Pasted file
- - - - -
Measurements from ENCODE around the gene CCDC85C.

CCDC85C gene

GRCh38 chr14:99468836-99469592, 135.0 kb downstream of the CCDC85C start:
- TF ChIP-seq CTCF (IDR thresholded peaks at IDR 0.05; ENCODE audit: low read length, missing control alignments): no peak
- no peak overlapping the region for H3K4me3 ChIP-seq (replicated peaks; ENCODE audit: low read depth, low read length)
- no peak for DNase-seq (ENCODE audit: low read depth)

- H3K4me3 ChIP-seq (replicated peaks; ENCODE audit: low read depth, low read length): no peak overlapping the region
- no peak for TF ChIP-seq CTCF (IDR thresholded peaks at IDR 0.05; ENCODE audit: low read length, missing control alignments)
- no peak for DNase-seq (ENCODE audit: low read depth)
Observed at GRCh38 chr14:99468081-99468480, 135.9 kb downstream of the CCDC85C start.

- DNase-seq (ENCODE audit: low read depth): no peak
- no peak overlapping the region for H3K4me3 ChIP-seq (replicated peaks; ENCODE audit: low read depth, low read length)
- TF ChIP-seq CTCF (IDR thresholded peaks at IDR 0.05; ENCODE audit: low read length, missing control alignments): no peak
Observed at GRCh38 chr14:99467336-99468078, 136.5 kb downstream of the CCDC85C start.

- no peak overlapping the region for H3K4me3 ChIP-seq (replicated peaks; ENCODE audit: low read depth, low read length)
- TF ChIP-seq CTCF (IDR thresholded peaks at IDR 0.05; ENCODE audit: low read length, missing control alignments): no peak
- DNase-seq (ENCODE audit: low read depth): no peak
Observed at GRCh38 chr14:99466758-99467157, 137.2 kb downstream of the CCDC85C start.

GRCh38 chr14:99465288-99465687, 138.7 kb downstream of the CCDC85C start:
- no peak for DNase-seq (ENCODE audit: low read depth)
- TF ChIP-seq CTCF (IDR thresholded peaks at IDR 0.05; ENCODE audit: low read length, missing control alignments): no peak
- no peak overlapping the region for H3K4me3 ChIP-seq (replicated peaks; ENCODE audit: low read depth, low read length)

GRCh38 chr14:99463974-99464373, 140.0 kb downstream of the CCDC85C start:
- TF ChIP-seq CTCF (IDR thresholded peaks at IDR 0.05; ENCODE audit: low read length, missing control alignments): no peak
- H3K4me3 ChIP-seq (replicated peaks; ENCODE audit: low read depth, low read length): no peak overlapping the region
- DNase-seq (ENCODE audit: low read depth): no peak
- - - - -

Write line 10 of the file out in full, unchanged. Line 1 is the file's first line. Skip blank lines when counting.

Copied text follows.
Observed at GRCh38 chr14:99468081-99468480, 135.9 kb downstream of the CCDC85C start.